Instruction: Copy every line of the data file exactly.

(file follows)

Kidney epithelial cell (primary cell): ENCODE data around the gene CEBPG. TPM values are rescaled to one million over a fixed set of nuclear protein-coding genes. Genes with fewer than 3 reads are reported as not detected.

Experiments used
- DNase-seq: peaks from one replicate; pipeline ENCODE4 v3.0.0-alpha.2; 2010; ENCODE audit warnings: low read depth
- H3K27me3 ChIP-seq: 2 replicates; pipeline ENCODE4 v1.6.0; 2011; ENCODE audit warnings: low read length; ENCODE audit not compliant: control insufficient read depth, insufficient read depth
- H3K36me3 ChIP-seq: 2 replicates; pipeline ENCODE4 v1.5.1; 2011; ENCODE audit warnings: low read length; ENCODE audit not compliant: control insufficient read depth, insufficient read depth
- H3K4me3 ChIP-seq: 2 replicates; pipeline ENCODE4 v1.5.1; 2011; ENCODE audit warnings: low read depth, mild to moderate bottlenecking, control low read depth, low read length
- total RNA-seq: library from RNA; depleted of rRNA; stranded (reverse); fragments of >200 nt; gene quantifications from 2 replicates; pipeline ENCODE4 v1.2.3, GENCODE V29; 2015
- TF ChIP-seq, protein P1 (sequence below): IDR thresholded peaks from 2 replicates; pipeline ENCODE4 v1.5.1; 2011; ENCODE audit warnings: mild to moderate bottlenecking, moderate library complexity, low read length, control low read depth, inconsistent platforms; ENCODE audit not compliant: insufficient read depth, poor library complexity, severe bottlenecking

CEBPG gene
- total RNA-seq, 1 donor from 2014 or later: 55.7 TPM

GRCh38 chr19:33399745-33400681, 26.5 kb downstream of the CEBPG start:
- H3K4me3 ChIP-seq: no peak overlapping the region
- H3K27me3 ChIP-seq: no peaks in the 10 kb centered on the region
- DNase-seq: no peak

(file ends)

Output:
Kidney epithelial cell (primary cell): ENCODE data around the gene CEBPG. TPM values are rescaled to one million over a fixed set of nuclear protein-coding genes. Genes with fewer than 3 reads are reported as not detected.

Experiments used
- DNase-seq: peaks from one replicate; pipeline ENCODE4 v3.0.0-alpha.2; 2010; ENCODE audit warnings: low read depth
- H3K27me3 ChIP-seq: 2 replicates; pipeline ENCODE4 v1.6.0; 2011; ENCODE audit warnings: low read length; ENCODE audit not compliant: control insufficient read depth, insufficient read depth
- H3K36me3 ChIP-seq: 2 replicates; pipeline ENCODE4 v1.5.1; 2011; ENCODE audit warnings: low read length; ENCODE audit not compliant: control insufficient read depth, insufficient read depth
- H3K4me3 ChIP-seq: 2 replicates; pipeline ENCODE4 v1.5.1; 2011; ENCODE audit warnings: low read depth, mild to moderate bottlenecking, control low read depth, low read length
- total RNA-seq: library from RNA; depleted of rRNA; stranded (reverse); fragments of >200 nt; gene quantifications from 2 replicates; pipeline ENCODE4 v1.2.3, GENCODE V29; 2015
- TF ChIP-seq, protein P1 (sequence below): IDR thresholded peaks from 2 replicates; pipeline ENCODE4 v1.5.1; 2011; ENCODE audit warnings: mild to moderate bottlenecking, moderate library complexity, low read length, control low read depth, inconsistent platforms; ENCODE audit not compliant: insufficient read depth, poor library complexity, severe bottlenecking

CEBPG gene
- total RNA-seq, 1 donor from 2014 or later: 55.7 TPM

GRCh38 chr19:33399745-33400681, 26.5 kb downstream of the CEBPG start:
- H3K4me3 ChIP-seq: no peak overlapping the region
- H3K27me3 ChIP-seq: no peaks in the 10 kb centered on the region
- DNase-seq: no peak